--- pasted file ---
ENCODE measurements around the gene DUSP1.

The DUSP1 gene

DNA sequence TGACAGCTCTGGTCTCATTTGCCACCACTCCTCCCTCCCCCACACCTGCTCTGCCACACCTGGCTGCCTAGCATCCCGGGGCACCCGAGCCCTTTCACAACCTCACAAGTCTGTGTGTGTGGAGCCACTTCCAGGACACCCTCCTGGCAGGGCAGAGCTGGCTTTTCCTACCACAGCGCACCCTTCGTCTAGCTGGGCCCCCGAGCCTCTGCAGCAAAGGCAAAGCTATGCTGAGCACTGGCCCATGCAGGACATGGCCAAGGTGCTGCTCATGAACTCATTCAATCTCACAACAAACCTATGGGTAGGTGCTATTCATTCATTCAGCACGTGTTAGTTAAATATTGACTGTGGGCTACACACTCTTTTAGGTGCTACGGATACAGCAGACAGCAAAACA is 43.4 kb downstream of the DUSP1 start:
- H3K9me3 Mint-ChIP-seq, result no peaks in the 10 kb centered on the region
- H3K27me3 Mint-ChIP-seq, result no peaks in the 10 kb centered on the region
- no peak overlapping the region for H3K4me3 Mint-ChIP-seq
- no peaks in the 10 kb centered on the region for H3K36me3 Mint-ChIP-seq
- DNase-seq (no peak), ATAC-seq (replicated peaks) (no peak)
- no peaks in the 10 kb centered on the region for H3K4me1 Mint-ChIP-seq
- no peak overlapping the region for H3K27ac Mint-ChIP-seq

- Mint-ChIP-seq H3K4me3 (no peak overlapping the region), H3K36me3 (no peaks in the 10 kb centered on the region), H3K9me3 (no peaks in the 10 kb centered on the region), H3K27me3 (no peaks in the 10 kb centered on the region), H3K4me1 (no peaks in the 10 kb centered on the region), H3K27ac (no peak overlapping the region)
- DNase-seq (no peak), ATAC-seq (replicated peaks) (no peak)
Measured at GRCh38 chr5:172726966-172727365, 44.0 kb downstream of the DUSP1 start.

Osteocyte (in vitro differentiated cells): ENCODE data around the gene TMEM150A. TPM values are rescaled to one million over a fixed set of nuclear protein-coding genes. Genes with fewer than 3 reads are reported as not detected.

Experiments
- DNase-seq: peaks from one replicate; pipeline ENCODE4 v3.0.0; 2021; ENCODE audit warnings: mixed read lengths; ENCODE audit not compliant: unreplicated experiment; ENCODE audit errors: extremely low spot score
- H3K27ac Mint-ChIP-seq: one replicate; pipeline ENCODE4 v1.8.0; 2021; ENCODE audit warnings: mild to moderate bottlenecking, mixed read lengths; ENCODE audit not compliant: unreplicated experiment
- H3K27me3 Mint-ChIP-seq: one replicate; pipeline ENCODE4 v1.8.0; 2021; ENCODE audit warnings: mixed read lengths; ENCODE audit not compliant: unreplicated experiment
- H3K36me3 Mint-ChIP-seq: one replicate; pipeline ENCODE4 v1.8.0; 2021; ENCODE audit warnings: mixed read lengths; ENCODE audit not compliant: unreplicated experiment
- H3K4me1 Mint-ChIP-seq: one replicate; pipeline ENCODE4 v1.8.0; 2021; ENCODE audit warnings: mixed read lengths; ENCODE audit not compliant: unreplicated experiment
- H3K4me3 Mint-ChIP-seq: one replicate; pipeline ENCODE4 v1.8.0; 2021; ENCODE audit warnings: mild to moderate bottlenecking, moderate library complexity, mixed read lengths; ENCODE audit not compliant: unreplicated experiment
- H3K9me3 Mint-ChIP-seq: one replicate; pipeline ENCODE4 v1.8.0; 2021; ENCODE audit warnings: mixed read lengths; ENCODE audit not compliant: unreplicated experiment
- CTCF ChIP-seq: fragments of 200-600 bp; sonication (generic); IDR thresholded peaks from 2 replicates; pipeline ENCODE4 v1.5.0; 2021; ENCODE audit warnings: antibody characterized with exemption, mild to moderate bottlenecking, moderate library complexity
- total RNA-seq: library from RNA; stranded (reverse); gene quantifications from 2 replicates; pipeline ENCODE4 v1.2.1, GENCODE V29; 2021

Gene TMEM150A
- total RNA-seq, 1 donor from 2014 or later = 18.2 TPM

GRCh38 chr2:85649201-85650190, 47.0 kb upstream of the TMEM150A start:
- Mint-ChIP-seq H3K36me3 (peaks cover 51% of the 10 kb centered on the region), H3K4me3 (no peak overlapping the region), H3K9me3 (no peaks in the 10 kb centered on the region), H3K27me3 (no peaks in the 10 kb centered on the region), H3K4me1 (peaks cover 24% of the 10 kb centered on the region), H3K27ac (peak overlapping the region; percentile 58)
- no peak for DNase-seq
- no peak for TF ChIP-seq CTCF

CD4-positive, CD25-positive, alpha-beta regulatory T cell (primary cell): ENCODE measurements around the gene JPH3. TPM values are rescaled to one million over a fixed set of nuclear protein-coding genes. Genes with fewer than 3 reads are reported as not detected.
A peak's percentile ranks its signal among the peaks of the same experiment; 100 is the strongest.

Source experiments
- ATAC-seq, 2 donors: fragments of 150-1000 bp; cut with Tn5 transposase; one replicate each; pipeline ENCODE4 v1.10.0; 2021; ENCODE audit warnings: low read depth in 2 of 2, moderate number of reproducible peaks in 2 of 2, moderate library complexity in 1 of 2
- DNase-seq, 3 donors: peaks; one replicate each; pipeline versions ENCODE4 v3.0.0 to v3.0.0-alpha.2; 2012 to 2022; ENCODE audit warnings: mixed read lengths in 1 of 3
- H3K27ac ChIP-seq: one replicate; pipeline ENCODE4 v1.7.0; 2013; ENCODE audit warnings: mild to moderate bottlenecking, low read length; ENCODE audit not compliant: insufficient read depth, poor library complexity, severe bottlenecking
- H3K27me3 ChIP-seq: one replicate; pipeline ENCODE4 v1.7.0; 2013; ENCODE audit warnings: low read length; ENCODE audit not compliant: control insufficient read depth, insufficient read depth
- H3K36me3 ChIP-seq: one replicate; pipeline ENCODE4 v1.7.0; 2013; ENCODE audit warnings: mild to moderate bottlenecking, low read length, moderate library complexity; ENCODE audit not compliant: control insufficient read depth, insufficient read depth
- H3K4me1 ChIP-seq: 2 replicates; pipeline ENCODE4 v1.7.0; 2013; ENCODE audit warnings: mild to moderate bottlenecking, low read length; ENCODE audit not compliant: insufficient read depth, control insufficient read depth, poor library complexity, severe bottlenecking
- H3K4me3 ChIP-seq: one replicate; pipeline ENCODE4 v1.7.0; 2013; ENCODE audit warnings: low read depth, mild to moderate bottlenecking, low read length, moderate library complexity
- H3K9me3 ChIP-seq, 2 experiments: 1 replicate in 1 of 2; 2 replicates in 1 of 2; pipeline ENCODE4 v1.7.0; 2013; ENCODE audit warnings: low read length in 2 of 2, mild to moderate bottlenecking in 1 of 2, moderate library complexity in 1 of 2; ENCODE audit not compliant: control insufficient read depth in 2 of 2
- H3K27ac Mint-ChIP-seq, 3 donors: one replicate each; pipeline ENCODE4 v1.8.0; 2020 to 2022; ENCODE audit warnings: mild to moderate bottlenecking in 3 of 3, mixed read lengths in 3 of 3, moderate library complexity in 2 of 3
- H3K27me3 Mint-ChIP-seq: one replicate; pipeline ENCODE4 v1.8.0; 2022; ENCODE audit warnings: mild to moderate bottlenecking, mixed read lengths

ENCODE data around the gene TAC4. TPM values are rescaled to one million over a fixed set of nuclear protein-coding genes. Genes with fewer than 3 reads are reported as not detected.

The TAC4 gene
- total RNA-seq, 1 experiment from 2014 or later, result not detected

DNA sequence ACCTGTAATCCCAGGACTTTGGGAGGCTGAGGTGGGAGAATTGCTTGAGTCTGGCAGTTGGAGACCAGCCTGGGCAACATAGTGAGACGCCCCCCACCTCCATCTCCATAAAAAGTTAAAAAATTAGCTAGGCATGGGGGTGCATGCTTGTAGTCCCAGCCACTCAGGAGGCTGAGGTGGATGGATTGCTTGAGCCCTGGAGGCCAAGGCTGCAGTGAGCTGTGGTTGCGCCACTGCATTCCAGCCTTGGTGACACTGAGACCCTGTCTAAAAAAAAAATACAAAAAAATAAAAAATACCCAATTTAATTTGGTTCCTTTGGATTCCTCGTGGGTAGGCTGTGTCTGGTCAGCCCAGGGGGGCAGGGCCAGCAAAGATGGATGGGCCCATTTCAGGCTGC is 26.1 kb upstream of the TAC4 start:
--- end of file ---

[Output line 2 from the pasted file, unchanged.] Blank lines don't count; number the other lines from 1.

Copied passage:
The DUSP1 gene